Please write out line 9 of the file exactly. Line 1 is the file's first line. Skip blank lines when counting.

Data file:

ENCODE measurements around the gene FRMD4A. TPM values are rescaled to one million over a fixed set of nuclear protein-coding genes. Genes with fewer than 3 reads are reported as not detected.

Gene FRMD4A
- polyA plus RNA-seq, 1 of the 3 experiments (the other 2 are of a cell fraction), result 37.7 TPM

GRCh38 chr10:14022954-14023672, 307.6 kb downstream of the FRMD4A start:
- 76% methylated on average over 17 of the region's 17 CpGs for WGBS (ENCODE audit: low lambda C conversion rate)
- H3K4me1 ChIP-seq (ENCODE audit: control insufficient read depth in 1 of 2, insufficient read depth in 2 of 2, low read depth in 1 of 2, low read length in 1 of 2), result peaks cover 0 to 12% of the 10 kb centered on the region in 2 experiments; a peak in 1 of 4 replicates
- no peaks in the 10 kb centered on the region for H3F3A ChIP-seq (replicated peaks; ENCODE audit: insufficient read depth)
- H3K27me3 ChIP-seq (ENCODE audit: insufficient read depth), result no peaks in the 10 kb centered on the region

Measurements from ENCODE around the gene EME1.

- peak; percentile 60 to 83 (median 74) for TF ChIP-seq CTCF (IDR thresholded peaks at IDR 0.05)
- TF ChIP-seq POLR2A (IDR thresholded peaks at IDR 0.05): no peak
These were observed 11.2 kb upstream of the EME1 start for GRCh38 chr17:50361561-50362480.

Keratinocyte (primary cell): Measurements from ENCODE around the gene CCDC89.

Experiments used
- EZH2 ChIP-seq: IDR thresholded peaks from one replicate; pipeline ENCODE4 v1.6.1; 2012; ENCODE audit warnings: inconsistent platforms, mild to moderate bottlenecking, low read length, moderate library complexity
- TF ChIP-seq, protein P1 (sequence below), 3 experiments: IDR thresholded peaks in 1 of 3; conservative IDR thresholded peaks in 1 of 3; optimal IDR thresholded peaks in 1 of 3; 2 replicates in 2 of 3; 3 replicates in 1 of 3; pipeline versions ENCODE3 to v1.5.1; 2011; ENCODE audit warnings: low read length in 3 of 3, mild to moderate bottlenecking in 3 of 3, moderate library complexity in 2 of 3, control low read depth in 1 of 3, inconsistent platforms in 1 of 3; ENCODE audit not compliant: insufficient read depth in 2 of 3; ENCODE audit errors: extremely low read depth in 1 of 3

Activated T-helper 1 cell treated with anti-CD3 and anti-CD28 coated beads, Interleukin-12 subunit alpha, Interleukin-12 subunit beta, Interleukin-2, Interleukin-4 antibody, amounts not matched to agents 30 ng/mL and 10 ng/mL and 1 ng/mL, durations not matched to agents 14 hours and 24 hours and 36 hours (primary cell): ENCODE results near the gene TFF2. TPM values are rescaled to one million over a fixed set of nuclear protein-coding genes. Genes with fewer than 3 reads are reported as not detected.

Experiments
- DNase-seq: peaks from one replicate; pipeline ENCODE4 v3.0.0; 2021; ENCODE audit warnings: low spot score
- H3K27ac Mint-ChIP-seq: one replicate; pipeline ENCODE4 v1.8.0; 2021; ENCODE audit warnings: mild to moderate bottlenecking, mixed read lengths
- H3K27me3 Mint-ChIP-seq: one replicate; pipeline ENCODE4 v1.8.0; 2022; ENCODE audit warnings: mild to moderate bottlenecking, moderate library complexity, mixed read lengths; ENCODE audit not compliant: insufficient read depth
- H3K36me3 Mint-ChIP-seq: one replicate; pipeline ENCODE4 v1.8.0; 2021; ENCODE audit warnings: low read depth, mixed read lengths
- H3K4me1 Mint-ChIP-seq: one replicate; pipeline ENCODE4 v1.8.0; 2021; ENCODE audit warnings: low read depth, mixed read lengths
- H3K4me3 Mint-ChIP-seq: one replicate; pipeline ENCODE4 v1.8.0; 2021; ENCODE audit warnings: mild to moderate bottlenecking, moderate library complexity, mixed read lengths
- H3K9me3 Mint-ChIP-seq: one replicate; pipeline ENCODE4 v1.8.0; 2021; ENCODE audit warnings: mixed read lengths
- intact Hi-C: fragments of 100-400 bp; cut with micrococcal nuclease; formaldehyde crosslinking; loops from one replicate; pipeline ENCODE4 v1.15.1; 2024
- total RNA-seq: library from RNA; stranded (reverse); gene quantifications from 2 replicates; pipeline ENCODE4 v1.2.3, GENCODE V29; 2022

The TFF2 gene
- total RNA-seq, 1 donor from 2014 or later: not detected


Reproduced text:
Measurements from ENCODE around the gene EME1.